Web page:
Second Bacteremia During Antibiotic Treatment in Children With Acute Myeloid Leukemia: A Report From the Canadian Infections in Acute Myeloid Leukemia Research Group
- Additional Document Info
- View All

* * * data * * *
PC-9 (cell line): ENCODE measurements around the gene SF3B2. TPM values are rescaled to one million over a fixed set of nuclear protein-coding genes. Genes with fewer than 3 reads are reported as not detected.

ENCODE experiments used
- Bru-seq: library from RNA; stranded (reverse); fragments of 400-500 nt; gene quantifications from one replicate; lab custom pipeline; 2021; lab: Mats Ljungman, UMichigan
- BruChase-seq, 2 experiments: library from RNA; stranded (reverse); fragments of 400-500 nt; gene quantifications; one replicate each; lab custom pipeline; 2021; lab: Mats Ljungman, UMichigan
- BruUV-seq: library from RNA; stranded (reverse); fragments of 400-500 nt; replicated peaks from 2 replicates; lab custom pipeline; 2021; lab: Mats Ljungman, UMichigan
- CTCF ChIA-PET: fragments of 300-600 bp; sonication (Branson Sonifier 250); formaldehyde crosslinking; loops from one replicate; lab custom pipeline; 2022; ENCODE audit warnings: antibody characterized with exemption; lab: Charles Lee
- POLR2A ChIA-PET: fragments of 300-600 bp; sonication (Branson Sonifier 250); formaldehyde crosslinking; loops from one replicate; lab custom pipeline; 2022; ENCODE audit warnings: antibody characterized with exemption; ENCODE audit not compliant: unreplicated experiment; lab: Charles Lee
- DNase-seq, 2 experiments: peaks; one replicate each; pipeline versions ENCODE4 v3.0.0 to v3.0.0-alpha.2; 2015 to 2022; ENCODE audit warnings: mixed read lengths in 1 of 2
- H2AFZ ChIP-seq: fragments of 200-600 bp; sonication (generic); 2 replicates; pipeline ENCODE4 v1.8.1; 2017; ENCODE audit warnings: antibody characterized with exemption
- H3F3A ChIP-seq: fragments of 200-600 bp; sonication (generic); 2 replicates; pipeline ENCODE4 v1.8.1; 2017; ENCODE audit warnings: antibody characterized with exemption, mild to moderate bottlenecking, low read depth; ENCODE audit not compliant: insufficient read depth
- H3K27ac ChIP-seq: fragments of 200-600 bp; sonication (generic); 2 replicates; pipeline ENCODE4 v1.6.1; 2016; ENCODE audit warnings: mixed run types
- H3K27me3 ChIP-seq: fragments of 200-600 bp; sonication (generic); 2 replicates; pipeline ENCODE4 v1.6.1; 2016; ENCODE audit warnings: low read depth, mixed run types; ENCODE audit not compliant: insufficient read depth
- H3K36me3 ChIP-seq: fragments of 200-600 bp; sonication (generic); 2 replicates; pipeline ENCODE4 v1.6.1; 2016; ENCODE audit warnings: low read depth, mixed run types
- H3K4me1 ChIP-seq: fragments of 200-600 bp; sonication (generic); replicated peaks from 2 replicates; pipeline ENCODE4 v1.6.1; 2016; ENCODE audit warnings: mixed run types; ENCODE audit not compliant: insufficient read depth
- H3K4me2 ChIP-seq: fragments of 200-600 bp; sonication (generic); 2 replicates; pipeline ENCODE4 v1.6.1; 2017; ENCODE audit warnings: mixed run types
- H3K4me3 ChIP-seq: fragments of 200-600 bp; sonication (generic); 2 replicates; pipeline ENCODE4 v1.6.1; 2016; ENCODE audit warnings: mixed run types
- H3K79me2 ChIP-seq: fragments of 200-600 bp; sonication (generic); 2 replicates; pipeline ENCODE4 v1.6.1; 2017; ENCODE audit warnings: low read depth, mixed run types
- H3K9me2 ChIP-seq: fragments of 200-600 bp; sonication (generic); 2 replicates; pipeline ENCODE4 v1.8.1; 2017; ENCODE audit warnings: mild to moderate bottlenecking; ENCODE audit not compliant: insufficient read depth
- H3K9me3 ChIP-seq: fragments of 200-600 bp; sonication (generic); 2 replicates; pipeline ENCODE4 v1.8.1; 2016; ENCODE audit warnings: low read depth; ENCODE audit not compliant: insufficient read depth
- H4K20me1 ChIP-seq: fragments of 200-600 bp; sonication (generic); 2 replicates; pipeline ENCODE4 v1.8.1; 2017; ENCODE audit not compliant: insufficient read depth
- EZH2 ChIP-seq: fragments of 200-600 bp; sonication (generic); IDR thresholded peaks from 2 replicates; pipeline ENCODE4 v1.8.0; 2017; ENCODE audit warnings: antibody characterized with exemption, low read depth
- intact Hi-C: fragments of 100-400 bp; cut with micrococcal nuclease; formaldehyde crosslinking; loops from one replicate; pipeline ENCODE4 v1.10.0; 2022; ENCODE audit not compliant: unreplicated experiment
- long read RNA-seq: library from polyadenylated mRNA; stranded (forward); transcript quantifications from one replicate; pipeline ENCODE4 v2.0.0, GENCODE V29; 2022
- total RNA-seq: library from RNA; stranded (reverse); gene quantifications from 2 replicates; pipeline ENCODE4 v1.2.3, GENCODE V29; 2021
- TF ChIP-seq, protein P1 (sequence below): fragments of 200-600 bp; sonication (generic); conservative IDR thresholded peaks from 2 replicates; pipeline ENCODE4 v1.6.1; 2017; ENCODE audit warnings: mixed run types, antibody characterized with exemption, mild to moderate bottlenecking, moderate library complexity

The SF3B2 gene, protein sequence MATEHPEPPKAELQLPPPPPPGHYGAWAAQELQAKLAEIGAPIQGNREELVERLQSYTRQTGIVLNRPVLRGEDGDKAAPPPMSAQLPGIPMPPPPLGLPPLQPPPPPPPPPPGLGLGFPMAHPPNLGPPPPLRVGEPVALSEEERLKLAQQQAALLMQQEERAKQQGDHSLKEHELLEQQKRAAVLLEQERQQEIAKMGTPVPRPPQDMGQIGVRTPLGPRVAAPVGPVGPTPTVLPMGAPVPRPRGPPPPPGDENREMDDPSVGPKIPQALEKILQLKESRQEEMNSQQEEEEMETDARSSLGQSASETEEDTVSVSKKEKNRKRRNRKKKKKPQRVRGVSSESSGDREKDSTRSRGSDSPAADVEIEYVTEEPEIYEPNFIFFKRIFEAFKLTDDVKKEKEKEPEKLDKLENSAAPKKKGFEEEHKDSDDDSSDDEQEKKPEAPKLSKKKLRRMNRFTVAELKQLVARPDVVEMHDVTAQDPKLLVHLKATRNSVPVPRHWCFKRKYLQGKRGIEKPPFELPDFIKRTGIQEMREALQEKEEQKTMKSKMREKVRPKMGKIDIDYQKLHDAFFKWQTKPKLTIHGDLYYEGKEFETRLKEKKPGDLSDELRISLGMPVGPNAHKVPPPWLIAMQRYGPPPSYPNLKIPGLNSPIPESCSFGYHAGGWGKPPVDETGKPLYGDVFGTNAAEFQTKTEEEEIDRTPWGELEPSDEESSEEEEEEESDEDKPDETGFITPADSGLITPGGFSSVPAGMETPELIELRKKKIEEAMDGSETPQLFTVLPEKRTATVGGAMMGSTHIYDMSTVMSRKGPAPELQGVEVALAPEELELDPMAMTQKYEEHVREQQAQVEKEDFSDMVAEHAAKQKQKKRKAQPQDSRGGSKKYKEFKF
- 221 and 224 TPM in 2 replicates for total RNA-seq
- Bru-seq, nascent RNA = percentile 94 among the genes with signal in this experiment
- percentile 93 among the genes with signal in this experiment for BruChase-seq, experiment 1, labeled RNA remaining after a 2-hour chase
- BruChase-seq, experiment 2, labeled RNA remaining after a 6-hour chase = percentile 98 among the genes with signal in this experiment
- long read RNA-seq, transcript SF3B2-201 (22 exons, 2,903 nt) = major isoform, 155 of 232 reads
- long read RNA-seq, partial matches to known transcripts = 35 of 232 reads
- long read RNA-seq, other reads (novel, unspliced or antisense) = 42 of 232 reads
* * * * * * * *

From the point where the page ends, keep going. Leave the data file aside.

BACKGROUND: The risk of second bacteremia during antibiotic treatment for initial bacteremia is unknown in high-risk populations. Our objectives were to describe the prevalence of second bacteremia during treatment and identify risk factors in children with acute myeloid leukemia (AML). METHODS: We conducted a retrospective, population-based cohort study that included children and adolescents with de novo, non-M3 AML who were diagnosed and treated between January 1, 1995 and December 31, 2004 at 15 Canadian centers. Patients were monitored for bacteremia during chemotherapy until completion of treatment, hematopoietic stem cell transplantation, relapse, refractory disease, or death. RESULTS: There were 290 episodes of bacteremia occurring in 185 (54.3%) of 341 children. Eighteen (6.2%) had a second bacteremia while receiving antibiotic treatment. Two episodes of second bacteremia were complicated by sepsis; there were no infection-related deaths. Eleven episodes (61.1%) had either an initial Gram-positive and subsequent Gram-negative bacteremia or initial Gram-negative followed by Gram-positive bacteremia. Days receiving corticosteroids (odds ratio [OR], 1.09; 95% confidence interval [CI], 1.07-1.12; P < .0001), cumulative dose of corticosteroids (OR, 1.04; 95% CI, 1.00-1.08; P = .035), and days of neutropenia from start of course to initial bacteremia (OR, 1.07; 95% CI, 1.02-1.12; P = .007) were significantly associated with second bacteremia. CONCLUSIONS: In pediatric AML, 6% of patients will experience a second bacteremia during antibiotic treatment; duration of corticosteroid exposure and neutropenia are risk factors. These patients remain at high risk for second bacteremia after identification of the initial bacteremia and warrant continued broad-spectrum treatment during profound neutropenia.